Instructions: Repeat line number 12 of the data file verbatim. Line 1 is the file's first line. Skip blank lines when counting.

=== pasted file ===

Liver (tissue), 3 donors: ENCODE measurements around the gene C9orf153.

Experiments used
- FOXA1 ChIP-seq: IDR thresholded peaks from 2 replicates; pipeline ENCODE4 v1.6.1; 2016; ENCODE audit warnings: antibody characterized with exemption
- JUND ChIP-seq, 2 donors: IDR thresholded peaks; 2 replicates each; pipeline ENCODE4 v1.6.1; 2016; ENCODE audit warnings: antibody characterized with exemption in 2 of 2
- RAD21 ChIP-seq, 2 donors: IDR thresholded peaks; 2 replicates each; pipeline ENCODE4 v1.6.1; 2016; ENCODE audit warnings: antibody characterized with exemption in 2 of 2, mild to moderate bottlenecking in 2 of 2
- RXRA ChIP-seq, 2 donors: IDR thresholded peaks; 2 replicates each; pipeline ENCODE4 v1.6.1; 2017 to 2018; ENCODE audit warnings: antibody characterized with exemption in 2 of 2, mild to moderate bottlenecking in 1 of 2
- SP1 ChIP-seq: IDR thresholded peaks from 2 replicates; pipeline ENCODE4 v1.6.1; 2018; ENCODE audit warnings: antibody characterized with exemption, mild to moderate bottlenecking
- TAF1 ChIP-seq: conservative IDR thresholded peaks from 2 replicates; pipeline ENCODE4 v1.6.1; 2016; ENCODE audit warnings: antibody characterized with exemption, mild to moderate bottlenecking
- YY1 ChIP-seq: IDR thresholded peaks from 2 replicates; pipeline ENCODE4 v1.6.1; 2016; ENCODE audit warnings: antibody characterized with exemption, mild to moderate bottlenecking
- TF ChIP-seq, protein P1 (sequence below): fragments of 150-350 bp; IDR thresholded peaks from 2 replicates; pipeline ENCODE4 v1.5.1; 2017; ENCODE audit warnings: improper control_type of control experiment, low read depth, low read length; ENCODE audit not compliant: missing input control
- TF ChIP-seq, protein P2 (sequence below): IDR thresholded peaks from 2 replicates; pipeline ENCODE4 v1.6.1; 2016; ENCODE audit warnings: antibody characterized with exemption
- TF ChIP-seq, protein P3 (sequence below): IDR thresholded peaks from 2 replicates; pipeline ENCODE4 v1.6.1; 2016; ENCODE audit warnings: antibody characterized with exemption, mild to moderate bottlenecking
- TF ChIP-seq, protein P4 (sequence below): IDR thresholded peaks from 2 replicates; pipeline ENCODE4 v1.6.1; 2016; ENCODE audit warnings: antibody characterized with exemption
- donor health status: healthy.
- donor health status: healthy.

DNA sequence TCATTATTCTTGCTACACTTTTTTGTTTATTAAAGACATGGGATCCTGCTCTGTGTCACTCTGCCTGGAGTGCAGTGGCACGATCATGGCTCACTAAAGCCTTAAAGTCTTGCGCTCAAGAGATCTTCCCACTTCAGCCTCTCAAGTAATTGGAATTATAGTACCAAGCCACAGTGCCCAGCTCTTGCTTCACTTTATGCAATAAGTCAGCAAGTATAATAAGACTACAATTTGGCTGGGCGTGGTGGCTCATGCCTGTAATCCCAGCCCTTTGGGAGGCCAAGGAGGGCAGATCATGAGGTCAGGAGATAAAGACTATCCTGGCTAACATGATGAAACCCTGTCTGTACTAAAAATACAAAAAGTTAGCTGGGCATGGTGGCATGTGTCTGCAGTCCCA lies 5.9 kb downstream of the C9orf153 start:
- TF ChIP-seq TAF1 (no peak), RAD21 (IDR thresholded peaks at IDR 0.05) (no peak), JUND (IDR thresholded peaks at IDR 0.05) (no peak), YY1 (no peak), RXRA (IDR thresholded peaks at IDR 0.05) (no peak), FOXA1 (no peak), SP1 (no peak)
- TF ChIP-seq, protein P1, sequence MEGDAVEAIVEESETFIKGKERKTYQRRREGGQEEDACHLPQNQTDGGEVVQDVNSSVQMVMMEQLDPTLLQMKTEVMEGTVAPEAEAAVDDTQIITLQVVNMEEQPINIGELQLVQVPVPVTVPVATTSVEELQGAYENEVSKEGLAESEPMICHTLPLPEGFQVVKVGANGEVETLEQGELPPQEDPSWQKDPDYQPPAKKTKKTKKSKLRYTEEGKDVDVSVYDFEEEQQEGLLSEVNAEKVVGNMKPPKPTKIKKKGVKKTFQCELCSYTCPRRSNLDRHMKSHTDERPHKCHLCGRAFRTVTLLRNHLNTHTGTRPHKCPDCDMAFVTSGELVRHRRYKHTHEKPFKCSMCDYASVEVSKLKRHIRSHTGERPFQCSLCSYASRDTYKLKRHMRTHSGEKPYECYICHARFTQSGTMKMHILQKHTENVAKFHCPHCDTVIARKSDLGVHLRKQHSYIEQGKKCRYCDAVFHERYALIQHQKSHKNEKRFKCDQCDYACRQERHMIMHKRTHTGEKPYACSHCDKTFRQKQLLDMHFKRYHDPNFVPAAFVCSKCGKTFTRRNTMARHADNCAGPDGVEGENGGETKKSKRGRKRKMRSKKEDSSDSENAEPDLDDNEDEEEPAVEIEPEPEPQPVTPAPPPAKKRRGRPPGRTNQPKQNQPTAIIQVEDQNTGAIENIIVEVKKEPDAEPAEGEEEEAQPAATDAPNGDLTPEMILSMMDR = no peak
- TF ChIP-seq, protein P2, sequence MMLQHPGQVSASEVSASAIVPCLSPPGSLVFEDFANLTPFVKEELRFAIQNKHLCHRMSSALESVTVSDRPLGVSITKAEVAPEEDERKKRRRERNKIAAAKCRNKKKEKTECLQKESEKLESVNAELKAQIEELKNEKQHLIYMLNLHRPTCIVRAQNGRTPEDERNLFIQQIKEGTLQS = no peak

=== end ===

- TF ChIP-seq, protein P3 (sequence below): IDR thresholded peaks from 2 replicates; pipeline ENCODE4 v1.6.1; 2016; ENCODE audit warnings: antibody characterized with exemption, mild to moderate bottlenecking